this from http://www.stuff.co.nz/4014017a11.html
By PETER WILSON - NZPA | Monday, 2 April 2007
The Government is not going to adopt Sue Bradford's bill to change the law on smacking, Prime Minister Helen Clark said today.
It had been considering turning the controversial bill into government legislation so it could speed up its progress in Parliament and shut down the row over its provisions.
But Miss Clark said even if that was done, its opponents could still hold it up and it would probably not be passed into law before the three-week Easter recess.
Because it is a member's bill it can only be debated every second Wednesday Parliament is sitting, which is why it has taken so long up to now and its opponents have had many opportunities to stage protests and demonstrations.
"I really think it just has to take its course as a member's bill," Miss Clark said at her post-cabinet press conference.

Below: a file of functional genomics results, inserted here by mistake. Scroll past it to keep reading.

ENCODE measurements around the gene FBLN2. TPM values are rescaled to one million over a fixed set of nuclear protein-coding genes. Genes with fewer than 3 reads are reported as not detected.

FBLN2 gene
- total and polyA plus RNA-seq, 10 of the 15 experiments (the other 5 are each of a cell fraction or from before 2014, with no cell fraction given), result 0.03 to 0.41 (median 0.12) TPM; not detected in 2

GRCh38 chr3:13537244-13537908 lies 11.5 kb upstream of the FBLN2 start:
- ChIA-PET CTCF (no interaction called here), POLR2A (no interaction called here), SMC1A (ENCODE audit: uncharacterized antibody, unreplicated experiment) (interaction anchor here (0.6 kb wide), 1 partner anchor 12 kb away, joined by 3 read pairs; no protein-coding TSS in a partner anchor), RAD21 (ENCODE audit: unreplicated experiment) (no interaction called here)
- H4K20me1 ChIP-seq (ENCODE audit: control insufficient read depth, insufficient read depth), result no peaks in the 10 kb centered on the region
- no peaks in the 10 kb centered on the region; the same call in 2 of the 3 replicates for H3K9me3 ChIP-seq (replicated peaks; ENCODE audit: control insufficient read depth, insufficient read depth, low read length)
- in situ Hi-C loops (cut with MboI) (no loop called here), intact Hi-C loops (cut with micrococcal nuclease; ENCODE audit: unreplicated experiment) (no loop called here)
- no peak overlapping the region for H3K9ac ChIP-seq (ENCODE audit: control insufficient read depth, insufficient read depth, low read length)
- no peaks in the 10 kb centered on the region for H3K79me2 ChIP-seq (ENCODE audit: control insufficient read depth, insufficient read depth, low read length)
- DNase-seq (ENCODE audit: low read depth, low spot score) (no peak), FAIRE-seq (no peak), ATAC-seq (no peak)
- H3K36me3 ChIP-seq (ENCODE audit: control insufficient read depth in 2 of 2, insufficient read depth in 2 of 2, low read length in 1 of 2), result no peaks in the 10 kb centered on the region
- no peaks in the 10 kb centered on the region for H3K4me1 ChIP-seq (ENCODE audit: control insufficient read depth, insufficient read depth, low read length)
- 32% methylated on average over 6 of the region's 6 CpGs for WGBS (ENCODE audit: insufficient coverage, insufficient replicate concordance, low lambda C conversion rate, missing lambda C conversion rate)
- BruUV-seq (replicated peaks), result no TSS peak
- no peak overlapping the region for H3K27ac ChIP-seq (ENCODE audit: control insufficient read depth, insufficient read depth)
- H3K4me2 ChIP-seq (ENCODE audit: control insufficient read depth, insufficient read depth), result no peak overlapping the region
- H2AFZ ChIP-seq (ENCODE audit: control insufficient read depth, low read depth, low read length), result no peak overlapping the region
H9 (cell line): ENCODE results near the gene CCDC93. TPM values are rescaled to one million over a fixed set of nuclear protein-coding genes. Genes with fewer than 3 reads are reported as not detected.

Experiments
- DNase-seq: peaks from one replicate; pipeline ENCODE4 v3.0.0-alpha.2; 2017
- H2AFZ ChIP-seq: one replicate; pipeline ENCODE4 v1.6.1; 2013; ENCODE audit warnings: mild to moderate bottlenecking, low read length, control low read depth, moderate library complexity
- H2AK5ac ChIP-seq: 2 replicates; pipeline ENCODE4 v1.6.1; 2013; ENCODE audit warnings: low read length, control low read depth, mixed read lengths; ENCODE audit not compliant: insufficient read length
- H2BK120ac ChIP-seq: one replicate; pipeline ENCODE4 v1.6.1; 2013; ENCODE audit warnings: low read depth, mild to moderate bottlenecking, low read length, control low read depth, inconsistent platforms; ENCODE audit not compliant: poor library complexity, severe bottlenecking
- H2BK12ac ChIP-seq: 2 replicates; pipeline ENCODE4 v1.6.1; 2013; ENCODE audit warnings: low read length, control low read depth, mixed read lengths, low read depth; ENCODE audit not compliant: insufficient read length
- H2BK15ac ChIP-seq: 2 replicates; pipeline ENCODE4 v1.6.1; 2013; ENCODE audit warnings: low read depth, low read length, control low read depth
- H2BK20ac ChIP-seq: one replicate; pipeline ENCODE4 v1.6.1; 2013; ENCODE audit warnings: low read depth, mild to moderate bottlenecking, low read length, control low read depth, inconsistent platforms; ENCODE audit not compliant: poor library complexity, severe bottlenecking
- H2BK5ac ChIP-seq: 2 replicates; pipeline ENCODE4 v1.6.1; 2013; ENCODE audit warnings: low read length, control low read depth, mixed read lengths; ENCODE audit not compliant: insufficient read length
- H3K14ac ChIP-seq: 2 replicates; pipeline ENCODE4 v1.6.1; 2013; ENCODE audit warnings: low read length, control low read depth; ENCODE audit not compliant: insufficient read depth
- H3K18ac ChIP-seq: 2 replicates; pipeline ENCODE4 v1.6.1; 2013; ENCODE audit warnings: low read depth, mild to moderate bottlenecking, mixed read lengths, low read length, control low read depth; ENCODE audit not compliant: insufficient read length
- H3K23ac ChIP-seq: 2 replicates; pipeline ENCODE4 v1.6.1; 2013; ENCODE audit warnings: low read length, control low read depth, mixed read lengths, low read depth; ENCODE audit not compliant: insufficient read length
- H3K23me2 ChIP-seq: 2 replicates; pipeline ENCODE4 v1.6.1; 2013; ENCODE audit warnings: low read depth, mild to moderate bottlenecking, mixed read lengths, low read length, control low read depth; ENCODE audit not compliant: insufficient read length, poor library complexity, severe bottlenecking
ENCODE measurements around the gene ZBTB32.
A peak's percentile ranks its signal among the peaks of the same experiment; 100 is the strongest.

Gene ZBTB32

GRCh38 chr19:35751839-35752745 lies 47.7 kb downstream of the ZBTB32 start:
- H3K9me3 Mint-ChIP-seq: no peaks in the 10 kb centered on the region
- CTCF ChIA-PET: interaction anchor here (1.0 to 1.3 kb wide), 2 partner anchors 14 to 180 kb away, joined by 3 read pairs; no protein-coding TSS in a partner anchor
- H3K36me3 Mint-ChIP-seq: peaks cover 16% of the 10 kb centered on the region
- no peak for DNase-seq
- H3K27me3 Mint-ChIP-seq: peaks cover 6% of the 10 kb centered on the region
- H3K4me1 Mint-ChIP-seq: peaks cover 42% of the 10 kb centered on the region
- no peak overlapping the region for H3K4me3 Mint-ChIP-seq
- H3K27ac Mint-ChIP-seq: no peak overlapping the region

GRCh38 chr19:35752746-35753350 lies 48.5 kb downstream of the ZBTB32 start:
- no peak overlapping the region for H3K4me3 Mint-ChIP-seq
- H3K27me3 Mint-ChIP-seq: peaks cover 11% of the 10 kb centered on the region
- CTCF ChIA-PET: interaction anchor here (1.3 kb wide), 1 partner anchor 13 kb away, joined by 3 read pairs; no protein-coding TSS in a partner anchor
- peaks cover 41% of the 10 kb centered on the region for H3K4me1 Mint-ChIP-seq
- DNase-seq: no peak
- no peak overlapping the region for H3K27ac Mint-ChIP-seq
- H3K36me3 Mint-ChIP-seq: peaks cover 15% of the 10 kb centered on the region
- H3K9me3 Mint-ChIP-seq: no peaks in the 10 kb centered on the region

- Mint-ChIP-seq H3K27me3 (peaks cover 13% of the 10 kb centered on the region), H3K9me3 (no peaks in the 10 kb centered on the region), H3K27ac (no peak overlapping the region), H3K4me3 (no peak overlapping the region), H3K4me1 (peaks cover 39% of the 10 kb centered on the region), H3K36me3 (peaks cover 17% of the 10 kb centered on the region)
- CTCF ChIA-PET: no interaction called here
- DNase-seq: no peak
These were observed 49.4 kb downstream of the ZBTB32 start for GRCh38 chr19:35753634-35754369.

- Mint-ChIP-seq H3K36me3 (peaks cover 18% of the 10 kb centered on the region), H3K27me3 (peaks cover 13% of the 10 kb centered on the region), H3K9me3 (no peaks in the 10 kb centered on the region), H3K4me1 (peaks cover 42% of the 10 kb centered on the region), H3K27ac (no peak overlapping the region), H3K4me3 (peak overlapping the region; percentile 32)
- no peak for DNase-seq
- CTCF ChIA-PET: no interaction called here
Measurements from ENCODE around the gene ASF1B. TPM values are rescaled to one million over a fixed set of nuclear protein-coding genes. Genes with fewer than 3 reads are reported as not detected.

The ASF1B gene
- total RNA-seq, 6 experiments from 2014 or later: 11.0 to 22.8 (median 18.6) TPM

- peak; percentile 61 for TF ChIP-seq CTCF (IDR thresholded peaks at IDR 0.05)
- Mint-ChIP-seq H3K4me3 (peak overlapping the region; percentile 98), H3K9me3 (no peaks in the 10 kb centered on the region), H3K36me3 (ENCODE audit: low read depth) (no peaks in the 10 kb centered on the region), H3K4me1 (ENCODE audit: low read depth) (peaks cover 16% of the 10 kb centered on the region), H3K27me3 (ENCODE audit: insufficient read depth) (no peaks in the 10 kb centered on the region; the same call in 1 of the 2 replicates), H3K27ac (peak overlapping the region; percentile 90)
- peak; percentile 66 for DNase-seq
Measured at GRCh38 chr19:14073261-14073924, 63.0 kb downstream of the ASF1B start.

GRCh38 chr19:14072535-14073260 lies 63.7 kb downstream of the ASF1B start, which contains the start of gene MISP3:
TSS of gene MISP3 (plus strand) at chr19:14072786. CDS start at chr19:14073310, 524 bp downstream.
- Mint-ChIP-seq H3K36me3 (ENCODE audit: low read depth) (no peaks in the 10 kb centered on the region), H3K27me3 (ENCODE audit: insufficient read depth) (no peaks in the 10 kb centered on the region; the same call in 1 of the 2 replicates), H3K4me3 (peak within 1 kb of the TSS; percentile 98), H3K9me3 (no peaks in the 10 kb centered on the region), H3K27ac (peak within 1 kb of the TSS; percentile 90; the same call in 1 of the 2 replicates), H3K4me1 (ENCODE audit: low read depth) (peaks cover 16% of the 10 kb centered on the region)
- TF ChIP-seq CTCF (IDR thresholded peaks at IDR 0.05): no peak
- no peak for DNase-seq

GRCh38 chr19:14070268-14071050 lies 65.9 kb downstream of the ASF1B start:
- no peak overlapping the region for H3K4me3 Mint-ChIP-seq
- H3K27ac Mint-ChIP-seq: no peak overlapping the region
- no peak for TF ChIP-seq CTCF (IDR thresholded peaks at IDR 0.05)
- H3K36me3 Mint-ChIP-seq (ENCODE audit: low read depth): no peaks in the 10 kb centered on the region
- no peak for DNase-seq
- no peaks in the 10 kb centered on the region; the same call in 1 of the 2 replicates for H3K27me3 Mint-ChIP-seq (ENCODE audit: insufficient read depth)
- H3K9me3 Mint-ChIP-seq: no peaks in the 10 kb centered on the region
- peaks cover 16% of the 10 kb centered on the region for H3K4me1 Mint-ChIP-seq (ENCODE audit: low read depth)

"It will be debated in May. There is really no reason to change the way in which it is being handled."
The Government considered speeding it up so it could get it off the agenda before the May budget, but Miss Clark said keeping things the way they were would give supporters more time to have their say.
"What we've seen in the last couple of weeks is the very substantial organisations in our community, like Plunket, Barnados, Save the Children and many others who have decades of service to children in New Zealand come out and strongly support the bill," she said.
"And in the intervening period I'm sure the organisations that have been really shocked by the campaign against the bill will have a chance to have their voices heard."
The bill changes the Crimes Act and removes the statutory defence of "reasonable force" against assault on a child.
Opponents say it will turn parents into criminals if they even lightly smack their children.
Ms Bradford and her supporters argue that smacking has been illegal for more than 100 years, and removing the defence means people will not be able to get away with savagely beating children.
The Government had been waiting for New Zealand First to take a position on whether it should be turned into a government bill, but Miss Clark said the party had not opposed the idea and Cabinet made the decision to keep it a member's bill.
There is a solid 63 votes behind the bill, enough to pass it into law, and two National MPs are expected to add their backing to it as well.
A majority in Parliament is 61 votes."